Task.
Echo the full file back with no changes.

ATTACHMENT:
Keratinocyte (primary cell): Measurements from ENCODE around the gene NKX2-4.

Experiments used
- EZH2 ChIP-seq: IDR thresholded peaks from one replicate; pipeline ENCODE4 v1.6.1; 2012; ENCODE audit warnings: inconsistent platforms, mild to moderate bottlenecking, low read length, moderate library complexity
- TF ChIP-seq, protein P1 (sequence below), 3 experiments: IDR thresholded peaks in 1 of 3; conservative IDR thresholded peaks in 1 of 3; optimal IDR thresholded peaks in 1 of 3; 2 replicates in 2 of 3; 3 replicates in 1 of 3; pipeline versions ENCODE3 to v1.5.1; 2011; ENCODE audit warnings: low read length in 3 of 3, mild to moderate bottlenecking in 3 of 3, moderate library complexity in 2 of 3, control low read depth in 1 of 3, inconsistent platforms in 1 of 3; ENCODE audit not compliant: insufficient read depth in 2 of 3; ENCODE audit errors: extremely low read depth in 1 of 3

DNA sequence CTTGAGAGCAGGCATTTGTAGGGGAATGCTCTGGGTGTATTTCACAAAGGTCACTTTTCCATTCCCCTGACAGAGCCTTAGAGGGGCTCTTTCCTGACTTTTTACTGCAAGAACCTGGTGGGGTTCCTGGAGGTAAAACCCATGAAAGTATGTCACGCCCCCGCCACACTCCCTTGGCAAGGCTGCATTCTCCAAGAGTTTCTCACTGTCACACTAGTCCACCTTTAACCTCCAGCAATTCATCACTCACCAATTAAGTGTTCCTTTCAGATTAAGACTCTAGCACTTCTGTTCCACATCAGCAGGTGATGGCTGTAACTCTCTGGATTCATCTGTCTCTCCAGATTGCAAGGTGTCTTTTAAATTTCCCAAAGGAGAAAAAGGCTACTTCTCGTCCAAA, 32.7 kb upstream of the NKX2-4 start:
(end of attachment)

Keratinocyte (primary cell): Measurements from ENCODE around the gene NKX2-4.

Experiments used
- EZH2 ChIP-seq: IDR thresholded peaks from one replicate; pipeline ENCODE4 v1.6.1; 2012; ENCODE audit warnings: inconsistent platforms, mild to moderate bottlenecking, low read length, moderate library complexity
- TF ChIP-seq, protein P1 (sequence below), 3 experiments: IDR thresholded peaks in 1 of 3; conservative IDR thresholded peaks in 1 of 3; optimal IDR thresholded peaks in 1 of 3; 2 replicates in 2 of 3; 3 replicates in 1 of 3; pipeline versions ENCODE3 to v1.5.1; 2011; ENCODE audit warnings: low read length in 3 of 3, mild to moderate bottlenecking in 3 of 3, moderate library complexity in 2 of 3, control low read depth in 1 of 3, inconsistent platforms in 1 of 3; ENCODE audit not compliant: insufficient read depth in 2 of 3; ENCODE audit errors: extremely low read depth in 1 of 3

DNA sequence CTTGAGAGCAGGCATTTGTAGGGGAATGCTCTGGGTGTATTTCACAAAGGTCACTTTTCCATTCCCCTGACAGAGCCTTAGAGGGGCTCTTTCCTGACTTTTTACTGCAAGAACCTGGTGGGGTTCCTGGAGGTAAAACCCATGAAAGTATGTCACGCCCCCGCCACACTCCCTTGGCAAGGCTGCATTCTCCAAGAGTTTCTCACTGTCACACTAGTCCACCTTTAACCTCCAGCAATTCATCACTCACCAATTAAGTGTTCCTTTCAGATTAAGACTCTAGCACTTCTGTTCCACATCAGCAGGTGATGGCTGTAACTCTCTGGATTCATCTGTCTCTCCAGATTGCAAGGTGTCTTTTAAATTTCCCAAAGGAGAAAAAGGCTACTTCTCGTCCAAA, 32.7 kb upstream of the NKX2-4 start: